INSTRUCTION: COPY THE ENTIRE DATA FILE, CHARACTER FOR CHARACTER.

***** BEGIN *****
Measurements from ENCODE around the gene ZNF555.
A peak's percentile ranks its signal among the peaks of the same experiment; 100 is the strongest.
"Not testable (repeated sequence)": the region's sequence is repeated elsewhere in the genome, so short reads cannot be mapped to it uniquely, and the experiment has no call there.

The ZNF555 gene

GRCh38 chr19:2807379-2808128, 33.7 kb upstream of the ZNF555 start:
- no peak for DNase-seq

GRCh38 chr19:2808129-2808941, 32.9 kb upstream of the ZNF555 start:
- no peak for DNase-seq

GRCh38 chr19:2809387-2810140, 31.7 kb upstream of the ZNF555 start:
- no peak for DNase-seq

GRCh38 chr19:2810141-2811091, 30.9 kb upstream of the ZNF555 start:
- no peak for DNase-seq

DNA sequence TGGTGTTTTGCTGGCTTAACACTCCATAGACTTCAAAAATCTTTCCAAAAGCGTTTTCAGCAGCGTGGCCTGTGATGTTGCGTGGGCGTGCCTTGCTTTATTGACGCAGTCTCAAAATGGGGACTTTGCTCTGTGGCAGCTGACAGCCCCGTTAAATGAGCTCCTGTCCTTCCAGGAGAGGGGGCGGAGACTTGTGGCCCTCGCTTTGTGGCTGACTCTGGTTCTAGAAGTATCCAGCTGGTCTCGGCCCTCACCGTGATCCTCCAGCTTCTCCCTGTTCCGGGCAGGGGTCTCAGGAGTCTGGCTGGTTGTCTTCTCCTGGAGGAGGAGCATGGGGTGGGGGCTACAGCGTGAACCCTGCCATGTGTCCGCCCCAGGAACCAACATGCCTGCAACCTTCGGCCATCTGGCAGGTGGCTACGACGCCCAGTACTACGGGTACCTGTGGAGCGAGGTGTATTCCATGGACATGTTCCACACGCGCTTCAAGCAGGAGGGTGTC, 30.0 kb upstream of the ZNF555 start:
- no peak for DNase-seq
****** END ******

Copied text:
Measurements from ENCODE around the gene ZNF555.
A peak's percentile ranks its signal among the peaks of the same experiment; 100 is the strongest.
"Not testable (repeated sequence)": the region's sequence is repeated elsewhere in the genome, so short reads cannot be mapped to it uniquely, and the experiment has no call there.

The ZNF555 gene

GRCh38 chr19:2807379-2808128, 33.7 kb upstream of the ZNF555 start:
- no peak for DNase-seq

GRCh38 chr19:2808129-2808941, 32.9 kb upstream of the ZNF555 start:
- no peak for DNase-seq

GRCh38 chr19:2809387-2810140, 31.7 kb upstream of the ZNF555 start:
- no peak for DNase-seq

GRCh38 chr19:2810141-2811091, 30.9 kb upstream of the ZNF555 start:
- no peak for DNase-seq

DNA sequence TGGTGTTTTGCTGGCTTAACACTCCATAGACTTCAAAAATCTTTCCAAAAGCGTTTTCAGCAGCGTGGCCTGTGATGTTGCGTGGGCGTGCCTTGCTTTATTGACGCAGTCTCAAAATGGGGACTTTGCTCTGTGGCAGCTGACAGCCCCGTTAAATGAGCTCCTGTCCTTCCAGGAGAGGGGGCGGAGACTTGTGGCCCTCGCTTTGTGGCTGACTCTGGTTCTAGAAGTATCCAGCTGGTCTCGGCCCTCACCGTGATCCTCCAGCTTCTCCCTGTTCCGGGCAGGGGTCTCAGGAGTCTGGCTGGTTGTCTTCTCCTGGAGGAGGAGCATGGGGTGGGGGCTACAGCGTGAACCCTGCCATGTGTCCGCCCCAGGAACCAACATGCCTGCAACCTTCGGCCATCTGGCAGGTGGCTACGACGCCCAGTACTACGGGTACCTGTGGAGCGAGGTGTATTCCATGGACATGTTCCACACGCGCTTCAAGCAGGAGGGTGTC, 30.0 kb upstream of the ZNF555 start:
- no peak for DNase-seq